“You ever feel like that, Trent? Ever feel like making someone do what you want, whether they want to or not? It’s a very European mentality, stemming from the oppressive political and religious structures of the Renaissance.

“That was the mentality of the men who discovered America. And it is the mentality our society struggles with today… What you know of history is a dominant culture’s justification for its actions. And I don’t teach that. I’ll teach you what happened. To my people. And to yours. Because we are all the descendants of the subjugated. Every one of us.”

And there is no equivocating about her being an antagonist or a bully to the student. In fact, the show wants us to know that she is good because they send the male student she shamed back to her after class to apologize for his shitty comments. Her message got through to him (at least for now.) Which means there is a chance that it is sinking in, maybe unconsciously, into our conservative parents and relatives and middle America as well.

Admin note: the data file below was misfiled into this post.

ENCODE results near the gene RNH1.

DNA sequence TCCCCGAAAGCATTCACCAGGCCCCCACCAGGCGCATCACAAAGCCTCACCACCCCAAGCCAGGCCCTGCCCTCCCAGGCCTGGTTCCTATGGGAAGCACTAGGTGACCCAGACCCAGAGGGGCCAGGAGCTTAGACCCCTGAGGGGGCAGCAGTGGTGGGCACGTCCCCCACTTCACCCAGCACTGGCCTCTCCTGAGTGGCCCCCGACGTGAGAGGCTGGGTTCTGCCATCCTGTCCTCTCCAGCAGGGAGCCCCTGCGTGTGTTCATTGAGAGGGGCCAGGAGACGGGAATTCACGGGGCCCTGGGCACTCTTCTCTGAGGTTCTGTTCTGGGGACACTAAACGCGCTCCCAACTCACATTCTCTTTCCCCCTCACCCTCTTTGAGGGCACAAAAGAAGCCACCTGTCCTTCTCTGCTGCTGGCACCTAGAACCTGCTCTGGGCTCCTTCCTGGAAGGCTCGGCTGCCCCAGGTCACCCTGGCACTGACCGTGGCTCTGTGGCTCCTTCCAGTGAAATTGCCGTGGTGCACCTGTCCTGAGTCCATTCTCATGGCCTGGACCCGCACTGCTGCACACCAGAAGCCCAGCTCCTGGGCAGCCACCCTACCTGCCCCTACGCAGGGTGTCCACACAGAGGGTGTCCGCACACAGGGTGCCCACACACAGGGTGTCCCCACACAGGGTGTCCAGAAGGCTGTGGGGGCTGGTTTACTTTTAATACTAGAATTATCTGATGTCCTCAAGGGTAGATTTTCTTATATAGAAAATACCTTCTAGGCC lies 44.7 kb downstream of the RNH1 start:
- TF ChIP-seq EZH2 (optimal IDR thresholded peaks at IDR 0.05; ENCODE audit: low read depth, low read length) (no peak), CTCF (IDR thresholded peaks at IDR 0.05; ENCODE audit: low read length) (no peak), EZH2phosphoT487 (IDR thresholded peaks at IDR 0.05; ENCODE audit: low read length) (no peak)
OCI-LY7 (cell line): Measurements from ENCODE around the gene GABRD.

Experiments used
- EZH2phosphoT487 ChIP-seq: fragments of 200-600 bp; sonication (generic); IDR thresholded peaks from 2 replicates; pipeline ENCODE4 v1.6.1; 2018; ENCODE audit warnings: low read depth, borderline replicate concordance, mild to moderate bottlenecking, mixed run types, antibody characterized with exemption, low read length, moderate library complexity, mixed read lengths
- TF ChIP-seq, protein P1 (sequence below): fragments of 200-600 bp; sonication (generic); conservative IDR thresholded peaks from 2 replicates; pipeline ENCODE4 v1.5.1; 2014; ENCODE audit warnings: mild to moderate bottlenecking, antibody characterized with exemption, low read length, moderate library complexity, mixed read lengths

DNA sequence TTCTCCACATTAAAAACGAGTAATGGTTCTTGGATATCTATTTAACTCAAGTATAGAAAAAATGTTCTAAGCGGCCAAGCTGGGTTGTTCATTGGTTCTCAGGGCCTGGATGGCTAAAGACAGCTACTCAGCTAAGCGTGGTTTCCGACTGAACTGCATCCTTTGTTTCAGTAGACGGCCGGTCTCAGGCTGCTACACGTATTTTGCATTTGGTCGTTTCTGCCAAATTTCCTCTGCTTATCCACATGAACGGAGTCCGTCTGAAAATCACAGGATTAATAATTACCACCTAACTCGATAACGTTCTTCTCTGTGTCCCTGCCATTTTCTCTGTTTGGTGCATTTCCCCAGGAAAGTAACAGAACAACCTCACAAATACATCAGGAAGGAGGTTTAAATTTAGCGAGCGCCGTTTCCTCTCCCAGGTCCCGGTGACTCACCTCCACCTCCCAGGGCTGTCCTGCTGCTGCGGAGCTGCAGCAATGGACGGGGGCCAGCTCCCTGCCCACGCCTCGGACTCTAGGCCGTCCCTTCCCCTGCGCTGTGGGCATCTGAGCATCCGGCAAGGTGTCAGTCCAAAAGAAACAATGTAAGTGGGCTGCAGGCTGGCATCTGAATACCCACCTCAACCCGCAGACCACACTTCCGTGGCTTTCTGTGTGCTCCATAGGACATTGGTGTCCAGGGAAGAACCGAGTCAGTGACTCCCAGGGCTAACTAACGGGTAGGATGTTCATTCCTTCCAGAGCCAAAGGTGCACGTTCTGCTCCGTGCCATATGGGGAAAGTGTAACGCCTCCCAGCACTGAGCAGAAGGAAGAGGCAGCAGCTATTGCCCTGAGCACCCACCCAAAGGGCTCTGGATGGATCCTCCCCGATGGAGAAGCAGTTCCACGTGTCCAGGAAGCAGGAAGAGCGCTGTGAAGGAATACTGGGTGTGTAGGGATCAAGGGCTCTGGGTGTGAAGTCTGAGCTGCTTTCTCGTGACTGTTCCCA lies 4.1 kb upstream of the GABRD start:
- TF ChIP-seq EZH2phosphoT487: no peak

Because the show isn’t subtle. It is explicitly depicting the wealthy Duttons as, (as Mark Harris so eloquently said), “murder lunatics.” It is saying that these people, the wealthy capitalists, are murderous and evil. Even as we root for them, the show never lets us forget what they are. They are the legacy of the colonization and genocide inflicted upon indigenous people across the United States. And they will continue to murder and extort to hold onto this territory that does not belong to them. 

And while yes many conservative fans might still watch the Duttons and think “fuck yeah!” while clicking purchase on ludicrous “thin Yellowstone line” shirts, they are also absorbing the messages of Monica Dutton and Thomas Rainwater. They are slowly, but surely, getting dosed with the actual progressive text of the show.

(Image: Paramount Network)

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Brittany is a lifelong Californian (it's a big state, she can't find her way out!) who currently resides in sunny Los Angeles with her gigantic, vaguely cat-shaped companion Gus. If you stumble upon her she might begin proselytizing about Survivor, but give her an iced coffee and she will calm down.